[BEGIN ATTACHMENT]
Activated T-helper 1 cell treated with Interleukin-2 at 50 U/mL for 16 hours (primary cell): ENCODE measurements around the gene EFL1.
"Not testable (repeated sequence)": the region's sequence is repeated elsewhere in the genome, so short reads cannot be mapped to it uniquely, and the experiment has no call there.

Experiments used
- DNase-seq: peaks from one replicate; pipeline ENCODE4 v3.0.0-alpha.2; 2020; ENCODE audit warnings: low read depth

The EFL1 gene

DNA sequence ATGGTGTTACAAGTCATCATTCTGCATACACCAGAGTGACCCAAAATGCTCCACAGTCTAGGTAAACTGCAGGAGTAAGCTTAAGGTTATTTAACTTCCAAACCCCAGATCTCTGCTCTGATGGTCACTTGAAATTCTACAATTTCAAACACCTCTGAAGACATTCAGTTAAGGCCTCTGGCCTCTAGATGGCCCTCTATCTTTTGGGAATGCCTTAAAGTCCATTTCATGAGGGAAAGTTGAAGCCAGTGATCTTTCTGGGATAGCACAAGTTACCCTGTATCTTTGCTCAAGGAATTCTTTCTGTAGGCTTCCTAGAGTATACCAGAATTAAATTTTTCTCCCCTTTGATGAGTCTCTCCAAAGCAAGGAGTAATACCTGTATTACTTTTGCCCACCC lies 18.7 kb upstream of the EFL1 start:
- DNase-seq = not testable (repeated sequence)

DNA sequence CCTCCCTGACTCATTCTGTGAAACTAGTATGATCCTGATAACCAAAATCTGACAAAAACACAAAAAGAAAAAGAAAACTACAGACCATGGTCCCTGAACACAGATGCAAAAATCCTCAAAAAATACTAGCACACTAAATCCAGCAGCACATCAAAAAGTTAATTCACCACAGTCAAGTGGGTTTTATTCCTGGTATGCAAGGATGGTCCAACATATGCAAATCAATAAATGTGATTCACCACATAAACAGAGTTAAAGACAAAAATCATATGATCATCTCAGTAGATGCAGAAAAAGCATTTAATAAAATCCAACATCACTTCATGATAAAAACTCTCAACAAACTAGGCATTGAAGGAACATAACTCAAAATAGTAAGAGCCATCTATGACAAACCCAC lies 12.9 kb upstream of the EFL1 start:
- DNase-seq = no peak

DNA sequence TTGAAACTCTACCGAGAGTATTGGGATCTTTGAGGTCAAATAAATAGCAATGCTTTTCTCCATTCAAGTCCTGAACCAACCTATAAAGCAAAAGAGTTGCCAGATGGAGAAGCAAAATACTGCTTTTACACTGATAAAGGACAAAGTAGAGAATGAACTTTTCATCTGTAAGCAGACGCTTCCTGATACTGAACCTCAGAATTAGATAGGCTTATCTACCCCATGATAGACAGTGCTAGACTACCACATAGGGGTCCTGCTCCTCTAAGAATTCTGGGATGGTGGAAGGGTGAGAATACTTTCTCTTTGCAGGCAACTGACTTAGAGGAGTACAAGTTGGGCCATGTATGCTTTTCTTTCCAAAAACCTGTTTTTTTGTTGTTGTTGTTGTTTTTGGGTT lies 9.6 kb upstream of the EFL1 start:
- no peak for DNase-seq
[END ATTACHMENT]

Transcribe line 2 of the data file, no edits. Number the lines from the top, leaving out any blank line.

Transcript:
"Not testable (repeated sequence)": the region's sequence is repeated elsewhere in the genome, so short reads cannot be mapped to it uniquely, and the experiment has no call there.